It's pretty much common knowledge that junior investment bankers work long hours, but if you're a "strat"(read 'strategist') at somewhere like Goldman Sachs, can you expect to work long hours too? The answer appears to be (sometimes) yes, although as a strat you won't be required to work into the night.
Speaking on a recent Goldman Sachs student presentation, Nicole, an analyst-level (ie. junior) global markets credit trading desk strategist ("desk strat") at Goldman in New York, said there are days she works 12 hours +.
"What my day-to-day life looks like depends whether I am on 'support,'" said Nicole. Desk strats who are support duty have to work longer hours than traders, she added. "You have to make sure everything works before the traders came into the office and do the big calculations when markets close." This means that you might start working at 6.30am, and then spend your day supporting the traders.
"You have very little time to get your lunch, but it's a good experience," said Nicole. "You get to know how things are done and how the market is moving."
When you're not working on support as a desk strat, your life is much more chill. In this case you're "much more focused on individual projects," said Nicole. On non-support days, she said she starts work at 8am and replies to first thing in the morning. This is followed by working on projects, and shadowing calls with clients after lunch. Around 7pm, Nicole said she might go for a run and have dinner. Depending upon the project she's working on, she might then log back in at night.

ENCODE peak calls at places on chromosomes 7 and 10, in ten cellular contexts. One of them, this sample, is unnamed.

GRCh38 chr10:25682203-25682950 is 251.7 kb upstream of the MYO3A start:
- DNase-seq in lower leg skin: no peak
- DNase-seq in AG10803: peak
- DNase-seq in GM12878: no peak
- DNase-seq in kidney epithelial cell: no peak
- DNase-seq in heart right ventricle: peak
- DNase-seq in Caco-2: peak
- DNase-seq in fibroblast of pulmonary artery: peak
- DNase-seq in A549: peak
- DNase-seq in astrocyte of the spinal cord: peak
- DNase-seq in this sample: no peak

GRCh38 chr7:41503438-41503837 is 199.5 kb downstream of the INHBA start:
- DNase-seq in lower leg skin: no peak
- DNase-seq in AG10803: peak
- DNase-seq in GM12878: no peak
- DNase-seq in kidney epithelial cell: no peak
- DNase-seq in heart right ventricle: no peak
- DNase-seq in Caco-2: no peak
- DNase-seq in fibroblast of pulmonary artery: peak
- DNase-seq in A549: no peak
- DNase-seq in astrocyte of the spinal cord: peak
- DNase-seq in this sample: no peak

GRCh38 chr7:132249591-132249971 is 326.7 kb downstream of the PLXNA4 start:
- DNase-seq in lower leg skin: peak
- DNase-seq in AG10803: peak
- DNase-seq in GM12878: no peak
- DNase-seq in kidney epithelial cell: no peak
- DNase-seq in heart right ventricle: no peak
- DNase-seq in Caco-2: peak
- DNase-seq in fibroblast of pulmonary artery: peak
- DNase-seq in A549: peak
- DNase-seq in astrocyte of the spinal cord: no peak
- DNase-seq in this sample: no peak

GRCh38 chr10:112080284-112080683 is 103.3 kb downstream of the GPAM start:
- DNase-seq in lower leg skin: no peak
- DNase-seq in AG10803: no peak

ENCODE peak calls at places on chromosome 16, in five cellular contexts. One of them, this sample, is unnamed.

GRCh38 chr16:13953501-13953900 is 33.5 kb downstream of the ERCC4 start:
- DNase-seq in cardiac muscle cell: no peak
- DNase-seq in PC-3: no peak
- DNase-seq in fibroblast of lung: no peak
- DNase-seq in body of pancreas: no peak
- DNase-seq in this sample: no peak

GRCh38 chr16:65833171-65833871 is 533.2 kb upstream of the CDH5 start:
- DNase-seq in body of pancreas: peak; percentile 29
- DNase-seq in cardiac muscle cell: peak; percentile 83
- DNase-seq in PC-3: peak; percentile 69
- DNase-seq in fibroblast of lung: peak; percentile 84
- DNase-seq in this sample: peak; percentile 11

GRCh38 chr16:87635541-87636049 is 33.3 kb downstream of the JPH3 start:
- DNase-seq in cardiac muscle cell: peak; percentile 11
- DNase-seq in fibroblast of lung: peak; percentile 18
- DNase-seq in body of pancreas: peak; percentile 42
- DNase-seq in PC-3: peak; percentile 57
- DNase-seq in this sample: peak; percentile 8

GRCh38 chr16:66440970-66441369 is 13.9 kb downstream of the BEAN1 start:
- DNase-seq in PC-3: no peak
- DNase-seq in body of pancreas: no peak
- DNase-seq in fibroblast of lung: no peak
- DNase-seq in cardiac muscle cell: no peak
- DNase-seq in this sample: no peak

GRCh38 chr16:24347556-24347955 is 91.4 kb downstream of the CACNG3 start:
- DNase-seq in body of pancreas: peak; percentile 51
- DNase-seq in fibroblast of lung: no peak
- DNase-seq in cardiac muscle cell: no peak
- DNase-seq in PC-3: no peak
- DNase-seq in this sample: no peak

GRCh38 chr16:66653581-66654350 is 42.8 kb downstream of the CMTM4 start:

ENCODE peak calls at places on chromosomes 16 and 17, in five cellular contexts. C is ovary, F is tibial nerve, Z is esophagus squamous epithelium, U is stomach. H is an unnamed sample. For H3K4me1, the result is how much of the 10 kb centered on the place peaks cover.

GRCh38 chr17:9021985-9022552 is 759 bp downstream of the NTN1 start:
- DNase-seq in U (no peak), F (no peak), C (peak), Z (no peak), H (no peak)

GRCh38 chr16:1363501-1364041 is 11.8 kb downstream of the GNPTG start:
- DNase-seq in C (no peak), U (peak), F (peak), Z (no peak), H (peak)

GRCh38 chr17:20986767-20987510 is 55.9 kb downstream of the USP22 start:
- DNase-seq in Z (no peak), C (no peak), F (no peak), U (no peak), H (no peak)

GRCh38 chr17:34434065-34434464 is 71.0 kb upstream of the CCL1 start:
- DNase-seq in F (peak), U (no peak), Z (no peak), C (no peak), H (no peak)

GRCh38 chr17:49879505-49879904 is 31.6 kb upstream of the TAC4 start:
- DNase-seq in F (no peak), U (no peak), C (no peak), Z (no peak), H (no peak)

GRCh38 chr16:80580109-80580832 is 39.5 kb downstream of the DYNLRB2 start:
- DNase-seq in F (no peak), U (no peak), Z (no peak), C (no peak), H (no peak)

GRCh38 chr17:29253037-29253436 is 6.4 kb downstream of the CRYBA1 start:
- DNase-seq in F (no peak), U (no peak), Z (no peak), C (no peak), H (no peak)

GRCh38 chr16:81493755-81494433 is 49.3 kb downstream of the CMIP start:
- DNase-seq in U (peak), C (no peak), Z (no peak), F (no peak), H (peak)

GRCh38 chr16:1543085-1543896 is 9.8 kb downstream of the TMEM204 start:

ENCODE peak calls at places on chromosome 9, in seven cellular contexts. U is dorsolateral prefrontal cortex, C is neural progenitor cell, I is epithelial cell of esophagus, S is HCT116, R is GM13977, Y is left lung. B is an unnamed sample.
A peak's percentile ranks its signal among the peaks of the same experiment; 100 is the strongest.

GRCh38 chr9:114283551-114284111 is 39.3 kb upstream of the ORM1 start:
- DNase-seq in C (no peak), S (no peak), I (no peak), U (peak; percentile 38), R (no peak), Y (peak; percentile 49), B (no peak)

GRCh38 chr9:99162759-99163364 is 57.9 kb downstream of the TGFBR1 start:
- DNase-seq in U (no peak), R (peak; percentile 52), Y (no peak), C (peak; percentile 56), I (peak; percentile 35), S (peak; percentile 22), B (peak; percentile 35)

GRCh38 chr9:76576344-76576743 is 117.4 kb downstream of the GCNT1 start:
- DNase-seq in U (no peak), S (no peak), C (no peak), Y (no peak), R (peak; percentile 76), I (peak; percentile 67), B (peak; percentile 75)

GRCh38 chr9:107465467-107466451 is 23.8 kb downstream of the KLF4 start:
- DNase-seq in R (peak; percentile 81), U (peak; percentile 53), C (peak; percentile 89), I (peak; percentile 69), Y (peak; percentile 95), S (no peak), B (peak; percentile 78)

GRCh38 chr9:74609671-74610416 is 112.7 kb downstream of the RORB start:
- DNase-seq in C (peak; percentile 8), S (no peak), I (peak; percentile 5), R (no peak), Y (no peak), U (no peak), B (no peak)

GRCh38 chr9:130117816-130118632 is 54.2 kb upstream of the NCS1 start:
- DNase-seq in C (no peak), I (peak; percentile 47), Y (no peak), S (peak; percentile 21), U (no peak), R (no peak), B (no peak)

Strats are a kind of hybrid between quantitative researchers and technologists and provide support to most divisions at Goldman. In the securities division, desk strats support traders. "Desk strats are responsible for making sure all the platform risk reports are up and running," said Nicole. "We use technology tools to solve real problems in the financial world."
Desk strats aren't the only ones working in Goldman's sales and trading business. The firm also employs 'sales strats' who work with salespeople to help pitch products to clients. A New York-based junior sales strat at the firm said his job is a combination of coding and interacting with the markets. "I still code, but a lot of my job is about being able to understand the products we're pitching to clients. I didn't ever want to just be a software engineer." He said sales strats need to have an awareness of what's going on in the markets and to follow the news.
If you apply for a junior strats role at Goldman Sachs, you can expect to encounter a three stage digital screening process before you meet a human being. There's a Hackerrank test with coding questions, a Hackerrank test with math questions, and a Hirevue interview with behavioral questions. Steve Ekert, one of Goldman's U.S. campus recruiters for engineering said the firm looks for students who demonstrate qualities like integrity and collaboration.
Photo by John-Mark Smith on Unsplash
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